• One staff member may provide care in one classroom within the building for six or fewer children, regardless of age, for a period not exceeding one hour at the beginning and end of the posted hours of operation. 
  • At least two staff members must be present in the facility whenever seven or more children, regardless of age, are present. 
  • The group size and the number of required staff members must be determined based on the age of the youngest child when there’s a combination of ages within a group. 
  • Older children may fill younger children’s spaces, but younger children may not fill older children’s spaces. 

Childcare license application in Maine

After determining that you have the minimum qualifications for applying for a childcare license in Maine, these are the steps to take:

Step 1: Acquire the necessary training and certifications

The state of Maine requires you to have the below training before the department can issue a license for a childcare facility:

  • Infant, child and adult CPR and first aid training: Contact the American Red Cross, American Heart Association, or your local hospital for this crucial training. The childcare licensing specialist will only accept certifications of courses with a hands-on skills assessment.
  • Child Care Development Fund (CCDF) health and safety orientation: All applicants and staff must complete this training which is renewed annually to maintain compliance.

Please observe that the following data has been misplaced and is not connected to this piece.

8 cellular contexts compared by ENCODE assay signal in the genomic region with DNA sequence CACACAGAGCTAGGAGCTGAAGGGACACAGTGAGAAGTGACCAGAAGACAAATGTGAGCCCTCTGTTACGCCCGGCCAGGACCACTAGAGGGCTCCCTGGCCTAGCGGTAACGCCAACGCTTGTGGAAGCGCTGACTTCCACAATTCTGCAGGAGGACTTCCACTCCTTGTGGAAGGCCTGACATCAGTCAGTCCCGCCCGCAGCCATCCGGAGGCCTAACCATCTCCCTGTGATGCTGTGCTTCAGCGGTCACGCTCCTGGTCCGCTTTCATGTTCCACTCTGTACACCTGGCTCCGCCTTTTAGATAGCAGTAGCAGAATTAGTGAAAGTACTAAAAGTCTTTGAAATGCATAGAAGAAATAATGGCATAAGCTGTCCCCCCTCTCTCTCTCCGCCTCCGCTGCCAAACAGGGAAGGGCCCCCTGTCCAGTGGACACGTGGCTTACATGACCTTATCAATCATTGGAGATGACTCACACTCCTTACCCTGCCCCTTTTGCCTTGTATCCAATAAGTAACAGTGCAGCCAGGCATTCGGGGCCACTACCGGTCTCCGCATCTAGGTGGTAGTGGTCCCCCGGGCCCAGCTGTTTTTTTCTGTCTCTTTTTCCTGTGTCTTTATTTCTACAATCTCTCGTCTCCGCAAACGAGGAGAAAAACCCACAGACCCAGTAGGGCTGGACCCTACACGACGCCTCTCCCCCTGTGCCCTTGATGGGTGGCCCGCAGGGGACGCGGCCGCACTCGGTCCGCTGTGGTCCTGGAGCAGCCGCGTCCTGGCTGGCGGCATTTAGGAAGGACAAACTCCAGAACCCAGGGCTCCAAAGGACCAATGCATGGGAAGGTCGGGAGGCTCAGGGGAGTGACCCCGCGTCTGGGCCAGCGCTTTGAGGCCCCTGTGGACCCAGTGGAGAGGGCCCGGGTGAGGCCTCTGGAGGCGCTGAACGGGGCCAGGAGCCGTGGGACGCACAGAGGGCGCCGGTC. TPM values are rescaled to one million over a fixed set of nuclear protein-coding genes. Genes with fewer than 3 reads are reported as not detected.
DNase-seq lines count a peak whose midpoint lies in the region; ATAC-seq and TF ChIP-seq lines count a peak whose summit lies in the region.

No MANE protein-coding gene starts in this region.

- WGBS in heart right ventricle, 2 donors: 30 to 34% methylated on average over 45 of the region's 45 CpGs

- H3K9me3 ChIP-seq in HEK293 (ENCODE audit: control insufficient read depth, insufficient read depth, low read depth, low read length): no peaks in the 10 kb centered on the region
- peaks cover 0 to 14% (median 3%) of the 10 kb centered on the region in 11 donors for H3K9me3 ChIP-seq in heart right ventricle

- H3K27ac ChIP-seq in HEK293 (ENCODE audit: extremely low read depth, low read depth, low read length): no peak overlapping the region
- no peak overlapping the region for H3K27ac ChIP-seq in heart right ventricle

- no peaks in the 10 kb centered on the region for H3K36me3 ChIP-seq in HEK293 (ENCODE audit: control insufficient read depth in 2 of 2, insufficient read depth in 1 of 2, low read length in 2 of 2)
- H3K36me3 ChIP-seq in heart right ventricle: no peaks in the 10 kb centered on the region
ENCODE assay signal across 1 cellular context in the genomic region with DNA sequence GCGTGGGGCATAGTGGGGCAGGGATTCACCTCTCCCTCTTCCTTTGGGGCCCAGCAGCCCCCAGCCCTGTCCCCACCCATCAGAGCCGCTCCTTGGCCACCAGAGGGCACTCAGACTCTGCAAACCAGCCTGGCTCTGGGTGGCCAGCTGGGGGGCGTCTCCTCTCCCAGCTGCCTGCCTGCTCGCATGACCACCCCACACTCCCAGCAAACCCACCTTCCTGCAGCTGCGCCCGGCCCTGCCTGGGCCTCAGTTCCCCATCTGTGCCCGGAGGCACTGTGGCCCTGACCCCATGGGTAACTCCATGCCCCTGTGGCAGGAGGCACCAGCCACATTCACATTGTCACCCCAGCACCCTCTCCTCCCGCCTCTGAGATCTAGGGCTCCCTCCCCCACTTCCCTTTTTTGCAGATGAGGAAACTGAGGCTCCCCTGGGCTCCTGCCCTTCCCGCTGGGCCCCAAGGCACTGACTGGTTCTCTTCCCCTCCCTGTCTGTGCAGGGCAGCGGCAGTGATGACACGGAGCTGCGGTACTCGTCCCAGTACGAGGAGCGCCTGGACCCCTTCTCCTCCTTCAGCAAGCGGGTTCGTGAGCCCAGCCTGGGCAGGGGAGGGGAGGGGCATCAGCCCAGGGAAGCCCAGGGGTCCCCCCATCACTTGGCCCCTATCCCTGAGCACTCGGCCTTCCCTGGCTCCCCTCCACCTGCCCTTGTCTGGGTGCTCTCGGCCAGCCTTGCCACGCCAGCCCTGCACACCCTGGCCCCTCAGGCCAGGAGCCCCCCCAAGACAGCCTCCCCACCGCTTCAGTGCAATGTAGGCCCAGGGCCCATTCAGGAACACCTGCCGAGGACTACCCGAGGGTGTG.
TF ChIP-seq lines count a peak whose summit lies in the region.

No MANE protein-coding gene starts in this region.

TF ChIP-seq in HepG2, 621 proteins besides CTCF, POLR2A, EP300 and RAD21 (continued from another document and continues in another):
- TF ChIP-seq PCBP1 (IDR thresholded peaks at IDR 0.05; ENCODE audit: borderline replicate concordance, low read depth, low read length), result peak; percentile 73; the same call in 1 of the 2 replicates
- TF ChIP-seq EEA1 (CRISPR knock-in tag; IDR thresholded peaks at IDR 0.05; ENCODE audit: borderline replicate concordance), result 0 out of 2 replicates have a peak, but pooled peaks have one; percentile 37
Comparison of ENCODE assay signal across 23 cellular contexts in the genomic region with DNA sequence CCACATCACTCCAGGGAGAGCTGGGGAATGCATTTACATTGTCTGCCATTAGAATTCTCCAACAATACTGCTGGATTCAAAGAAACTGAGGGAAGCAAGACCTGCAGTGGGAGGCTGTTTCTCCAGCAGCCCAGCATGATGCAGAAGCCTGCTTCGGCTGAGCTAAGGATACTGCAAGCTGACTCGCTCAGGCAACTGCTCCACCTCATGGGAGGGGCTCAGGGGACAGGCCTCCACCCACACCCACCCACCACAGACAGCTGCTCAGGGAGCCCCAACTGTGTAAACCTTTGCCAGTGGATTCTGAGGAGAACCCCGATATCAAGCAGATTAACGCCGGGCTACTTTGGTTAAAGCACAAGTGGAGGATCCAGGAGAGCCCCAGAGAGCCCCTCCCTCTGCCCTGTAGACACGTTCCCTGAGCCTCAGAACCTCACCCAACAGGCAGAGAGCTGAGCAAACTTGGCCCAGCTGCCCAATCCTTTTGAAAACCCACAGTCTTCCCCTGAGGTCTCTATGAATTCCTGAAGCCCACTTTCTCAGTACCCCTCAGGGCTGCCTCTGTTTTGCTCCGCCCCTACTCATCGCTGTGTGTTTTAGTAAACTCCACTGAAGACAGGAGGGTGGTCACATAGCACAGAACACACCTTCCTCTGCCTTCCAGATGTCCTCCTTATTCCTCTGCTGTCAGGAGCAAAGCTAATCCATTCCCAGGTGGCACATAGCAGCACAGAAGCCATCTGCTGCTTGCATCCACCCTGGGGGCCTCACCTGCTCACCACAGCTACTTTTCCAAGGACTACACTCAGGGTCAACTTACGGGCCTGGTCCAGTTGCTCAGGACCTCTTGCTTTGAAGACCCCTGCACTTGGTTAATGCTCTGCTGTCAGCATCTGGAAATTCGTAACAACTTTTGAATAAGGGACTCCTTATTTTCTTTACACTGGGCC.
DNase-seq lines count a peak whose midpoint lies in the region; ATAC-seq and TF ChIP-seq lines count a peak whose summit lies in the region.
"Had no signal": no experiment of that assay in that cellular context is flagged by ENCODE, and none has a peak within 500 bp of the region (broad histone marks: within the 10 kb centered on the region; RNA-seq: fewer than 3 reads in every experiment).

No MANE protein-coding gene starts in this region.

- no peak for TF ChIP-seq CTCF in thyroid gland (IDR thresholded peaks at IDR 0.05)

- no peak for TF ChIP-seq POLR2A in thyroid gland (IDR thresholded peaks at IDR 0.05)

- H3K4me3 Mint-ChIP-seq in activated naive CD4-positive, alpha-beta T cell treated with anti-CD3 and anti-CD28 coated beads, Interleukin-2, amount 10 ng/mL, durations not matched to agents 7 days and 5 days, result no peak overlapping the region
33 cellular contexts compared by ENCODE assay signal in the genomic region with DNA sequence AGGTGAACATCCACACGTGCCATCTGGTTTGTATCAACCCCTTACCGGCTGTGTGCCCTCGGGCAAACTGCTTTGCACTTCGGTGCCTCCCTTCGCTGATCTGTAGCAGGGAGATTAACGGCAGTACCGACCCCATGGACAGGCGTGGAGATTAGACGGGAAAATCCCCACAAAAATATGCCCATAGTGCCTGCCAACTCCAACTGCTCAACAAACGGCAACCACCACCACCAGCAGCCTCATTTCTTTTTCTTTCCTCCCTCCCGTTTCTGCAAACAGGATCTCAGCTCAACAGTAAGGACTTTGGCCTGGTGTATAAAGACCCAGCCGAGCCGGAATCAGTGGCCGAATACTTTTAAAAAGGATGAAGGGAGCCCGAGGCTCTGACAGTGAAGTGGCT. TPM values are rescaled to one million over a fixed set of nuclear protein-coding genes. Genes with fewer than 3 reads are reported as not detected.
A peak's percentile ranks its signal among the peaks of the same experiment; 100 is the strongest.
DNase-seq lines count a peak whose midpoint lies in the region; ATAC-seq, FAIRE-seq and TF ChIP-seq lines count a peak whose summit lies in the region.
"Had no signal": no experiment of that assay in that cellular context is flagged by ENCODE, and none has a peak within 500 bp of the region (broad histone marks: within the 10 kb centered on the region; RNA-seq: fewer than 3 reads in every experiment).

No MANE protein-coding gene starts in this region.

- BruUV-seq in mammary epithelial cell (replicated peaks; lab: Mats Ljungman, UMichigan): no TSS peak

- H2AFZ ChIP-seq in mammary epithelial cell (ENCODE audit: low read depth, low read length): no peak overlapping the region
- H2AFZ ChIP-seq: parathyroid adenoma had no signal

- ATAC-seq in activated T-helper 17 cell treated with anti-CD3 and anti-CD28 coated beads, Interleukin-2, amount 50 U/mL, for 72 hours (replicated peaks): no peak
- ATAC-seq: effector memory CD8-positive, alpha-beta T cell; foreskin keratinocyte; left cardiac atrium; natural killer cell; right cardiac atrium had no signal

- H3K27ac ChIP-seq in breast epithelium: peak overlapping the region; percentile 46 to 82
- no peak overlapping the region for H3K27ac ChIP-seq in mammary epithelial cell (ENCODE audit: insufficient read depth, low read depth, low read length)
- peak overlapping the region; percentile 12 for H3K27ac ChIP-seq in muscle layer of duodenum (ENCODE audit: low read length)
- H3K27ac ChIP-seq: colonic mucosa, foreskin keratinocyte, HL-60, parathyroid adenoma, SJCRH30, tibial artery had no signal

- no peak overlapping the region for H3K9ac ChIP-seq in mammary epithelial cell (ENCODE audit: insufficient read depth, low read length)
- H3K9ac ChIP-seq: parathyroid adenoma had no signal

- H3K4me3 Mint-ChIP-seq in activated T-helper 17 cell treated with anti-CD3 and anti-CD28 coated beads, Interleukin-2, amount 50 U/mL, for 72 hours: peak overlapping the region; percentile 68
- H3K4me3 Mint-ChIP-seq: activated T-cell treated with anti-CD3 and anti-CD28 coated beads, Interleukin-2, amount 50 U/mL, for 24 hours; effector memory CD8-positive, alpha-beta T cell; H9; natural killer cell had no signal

Step 2: Complete and submit your application

The next step is to complete the Child Care Provider Licensing application form, which requires the following:

  • Provider/facility information: Provider name, facility name, social security number, physical address, mailing address, phone number, and email address
  • Services: Family child care (3-12 children) or child care facility (indicate requested capacity), age ranges of children you intend to serve, source of water supply (municipal or private), and building information (the year it was built)
  • Application fees: Family child care—$160 for new application and $160 for renewal. For childcare facility—$120 for new application and $240 for renewal
  • Background check: Prior licenses, prior sanctions and fines, criminal history, records of drug/alcohol abuse, and mental health history
  • Submission attachments: Authorization for release of information, documentation of zoning or code approval from the municipality, floor plan, director's transcript and proof of training (for childcare facility only), proof of insurance (for childcare facility only)
  • Legal structure: Type of operation (sole proprietorship, partnership, non-for-profit, or limited liability company)
  • Declaration with your signature

Keep in mind that if your application form is incomplete, it will be returned, and if sixty (60) days elapse with no action from you, it will be void. 

Step 3: Pass a pre-licensing inspection

If you’re seeking a license for 13 or more children, you must apply for a construction permit through the State Fire Marshal’s Office (SFMO) for approval to use a new or existing building. The SFMO will inspect your building and send you a list of deficiencies, after which you must send them back a plan for corrections within 10 days. The plan must specify a reasonable timeframe within which you will address the deficiencies. The SFMO will either approve your plan or ask you to revise it. The department will only issue a license when your premises pass the fire marshal’s inspection.